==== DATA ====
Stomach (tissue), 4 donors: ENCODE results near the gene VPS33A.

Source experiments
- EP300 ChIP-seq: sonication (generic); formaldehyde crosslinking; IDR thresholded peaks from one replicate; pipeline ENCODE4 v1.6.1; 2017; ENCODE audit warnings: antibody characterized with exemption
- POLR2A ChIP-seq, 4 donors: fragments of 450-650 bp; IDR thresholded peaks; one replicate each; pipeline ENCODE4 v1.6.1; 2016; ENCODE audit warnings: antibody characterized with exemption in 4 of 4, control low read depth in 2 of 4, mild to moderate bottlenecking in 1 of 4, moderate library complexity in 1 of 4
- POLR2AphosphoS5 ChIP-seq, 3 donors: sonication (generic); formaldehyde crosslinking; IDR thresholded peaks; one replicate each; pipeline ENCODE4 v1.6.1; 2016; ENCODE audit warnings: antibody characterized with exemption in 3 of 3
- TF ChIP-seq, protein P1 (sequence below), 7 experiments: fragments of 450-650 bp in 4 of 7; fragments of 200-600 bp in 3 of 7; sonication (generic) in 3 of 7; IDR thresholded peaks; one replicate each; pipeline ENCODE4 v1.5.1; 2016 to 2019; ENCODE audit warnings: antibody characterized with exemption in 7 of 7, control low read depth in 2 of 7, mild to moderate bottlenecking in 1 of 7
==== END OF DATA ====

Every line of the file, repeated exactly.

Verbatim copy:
Stomach (tissue), 4 donors: ENCODE results near the gene VPS33A.

Source experiments
- EP300 ChIP-seq: sonication (generic); formaldehyde crosslinking; IDR thresholded peaks from one replicate; pipeline ENCODE4 v1.6.1; 2017; ENCODE audit warnings: antibody characterized with exemption
- POLR2A ChIP-seq, 4 donors: fragments of 450-650 bp; IDR thresholded peaks; one replicate each; pipeline ENCODE4 v1.6.1; 2016; ENCODE audit warnings: antibody characterized with exemption in 4 of 4, control low read depth in 2 of 4, mild to moderate bottlenecking in 1 of 4, moderate library complexity in 1 of 4
- POLR2AphosphoS5 ChIP-seq, 3 donors: sonication (generic); formaldehyde crosslinking; IDR thresholded peaks; one replicate each; pipeline ENCODE4 v1.6.1; 2016; ENCODE audit warnings: antibody characterized with exemption in 3 of 3
- TF ChIP-seq, protein P1 (sequence below), 7 experiments: fragments of 450-650 bp in 4 of 7; fragments of 200-600 bp in 3 of 7; sonication (generic) in 3 of 7; IDR thresholded peaks; one replicate each; pipeline ENCODE4 v1.5.1; 2016 to 2019; ENCODE audit warnings: antibody characterized with exemption in 7 of 7, control low read depth in 2 of 7, mild to moderate bottlenecking in 1 of 7